Synthesizer Pioneer Peter Zinovieff Passes Away At Age 88
Post date:Fri, 07/02/2021 - 09:56
Peter Zinovieff, the British engineer, and composer, has passed away at the age of 88. Zinovieff was hospitalized for ten days after a fall at his home and died on the night of 23 June 2021. He was an early pioneer of the synthesizer scene and started Electronic Music Studios (EMS) in 1969, along with Tristram Cary and David Cockerell. Zinovieff was also known for the electronic music group Unit Delta Plus, which he formed with Delia Derbyshire and Briand Hodgson.
It would be an understatement to say that Zinovieff’s contributions to the synthesizer scene were hugely influential. EMS was one of the first companies to really get synthesizers in the hands of the public and operated under the slogan, “think of a sound - now make it.” Early EMS customers included the likes of Tangerine Dream, Pink Floyd, Kraftwork, David Bowie, and The Who. Often, it was Zinovieff himself who taught these performers how to use the synthesizers. The first commercial EMS synthesizer, the VC 3, was developed in the basement of Zinovieff’s house and went on to become hugely popular. They even moved into competition with Moog with the release of the EMS Synthi 100; the instrument used to create the music for Doctor Who. Other EMS synths, such as the Synthi A, features prominently in music by Brian Eno and on Dark Side of the Moon by Pink Floyd.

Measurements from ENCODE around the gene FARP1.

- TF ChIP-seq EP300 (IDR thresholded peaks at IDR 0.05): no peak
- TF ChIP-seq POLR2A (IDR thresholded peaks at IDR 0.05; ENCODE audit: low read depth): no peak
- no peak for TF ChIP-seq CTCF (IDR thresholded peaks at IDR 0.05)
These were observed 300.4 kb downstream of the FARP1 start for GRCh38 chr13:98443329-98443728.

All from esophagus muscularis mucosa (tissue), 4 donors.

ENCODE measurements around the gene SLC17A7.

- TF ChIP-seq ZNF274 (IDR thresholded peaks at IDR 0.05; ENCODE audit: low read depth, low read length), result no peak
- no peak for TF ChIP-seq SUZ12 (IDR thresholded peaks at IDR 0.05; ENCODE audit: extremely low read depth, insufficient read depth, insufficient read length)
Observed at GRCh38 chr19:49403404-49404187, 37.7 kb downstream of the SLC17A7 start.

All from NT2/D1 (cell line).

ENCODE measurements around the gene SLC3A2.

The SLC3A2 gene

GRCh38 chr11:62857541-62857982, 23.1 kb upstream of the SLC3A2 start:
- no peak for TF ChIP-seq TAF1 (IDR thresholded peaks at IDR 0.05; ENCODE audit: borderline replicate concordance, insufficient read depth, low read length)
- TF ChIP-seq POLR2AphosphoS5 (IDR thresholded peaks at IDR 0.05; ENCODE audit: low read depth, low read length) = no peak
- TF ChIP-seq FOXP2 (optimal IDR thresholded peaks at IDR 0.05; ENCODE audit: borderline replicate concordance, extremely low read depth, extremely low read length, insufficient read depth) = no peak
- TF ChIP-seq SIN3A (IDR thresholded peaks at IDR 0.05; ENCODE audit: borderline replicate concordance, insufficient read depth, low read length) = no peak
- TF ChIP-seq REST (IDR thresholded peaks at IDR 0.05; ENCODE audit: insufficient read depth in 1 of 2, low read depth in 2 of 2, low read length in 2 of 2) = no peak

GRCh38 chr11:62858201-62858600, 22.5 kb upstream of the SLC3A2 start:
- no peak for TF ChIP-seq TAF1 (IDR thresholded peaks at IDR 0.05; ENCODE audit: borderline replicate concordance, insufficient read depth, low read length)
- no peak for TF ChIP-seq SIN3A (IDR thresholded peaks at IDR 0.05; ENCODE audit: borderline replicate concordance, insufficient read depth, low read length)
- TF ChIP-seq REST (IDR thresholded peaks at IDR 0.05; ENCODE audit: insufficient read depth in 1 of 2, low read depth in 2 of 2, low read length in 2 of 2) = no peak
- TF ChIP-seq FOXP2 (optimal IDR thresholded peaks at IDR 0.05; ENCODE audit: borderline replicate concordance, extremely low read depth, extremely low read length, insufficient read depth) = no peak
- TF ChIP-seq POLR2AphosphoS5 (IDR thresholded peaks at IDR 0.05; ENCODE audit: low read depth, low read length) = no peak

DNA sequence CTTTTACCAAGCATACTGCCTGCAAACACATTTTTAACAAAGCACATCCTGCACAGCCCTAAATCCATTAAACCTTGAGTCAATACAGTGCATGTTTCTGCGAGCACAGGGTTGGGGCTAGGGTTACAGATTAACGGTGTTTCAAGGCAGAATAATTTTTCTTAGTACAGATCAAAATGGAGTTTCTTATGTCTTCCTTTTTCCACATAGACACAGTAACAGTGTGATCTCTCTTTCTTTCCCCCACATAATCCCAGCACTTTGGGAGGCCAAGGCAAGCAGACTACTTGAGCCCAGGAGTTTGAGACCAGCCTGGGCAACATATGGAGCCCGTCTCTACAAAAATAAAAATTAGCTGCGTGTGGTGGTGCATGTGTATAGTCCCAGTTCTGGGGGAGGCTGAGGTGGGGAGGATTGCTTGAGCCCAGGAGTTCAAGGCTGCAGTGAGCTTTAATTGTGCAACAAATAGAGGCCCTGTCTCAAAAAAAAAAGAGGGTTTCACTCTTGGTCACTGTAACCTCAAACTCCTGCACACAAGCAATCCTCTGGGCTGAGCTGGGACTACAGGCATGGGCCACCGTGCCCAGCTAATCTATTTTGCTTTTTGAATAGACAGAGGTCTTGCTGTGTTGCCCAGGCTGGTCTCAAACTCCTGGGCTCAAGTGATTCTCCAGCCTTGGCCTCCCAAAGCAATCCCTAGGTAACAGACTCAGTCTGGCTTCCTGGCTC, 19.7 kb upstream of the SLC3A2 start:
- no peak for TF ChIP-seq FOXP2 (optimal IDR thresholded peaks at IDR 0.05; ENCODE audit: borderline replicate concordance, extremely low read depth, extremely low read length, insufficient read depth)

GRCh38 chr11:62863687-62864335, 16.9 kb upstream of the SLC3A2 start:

Zinovieff took a break from music after the collapse of EMS in 1979 and the loss of most of its equipment in a flood. He then focused on everything from graphic design to teaching. However, in 2010 he returned to composing and collaborated with other musicians and artists during this period. For a closer look at EMS and the people behind it, watch the 2007 documentary, What The Future Sounded Like. Zinovieff’s compositions from his EMS period can also be heard on the 2015 compilation, Electronic Calendar.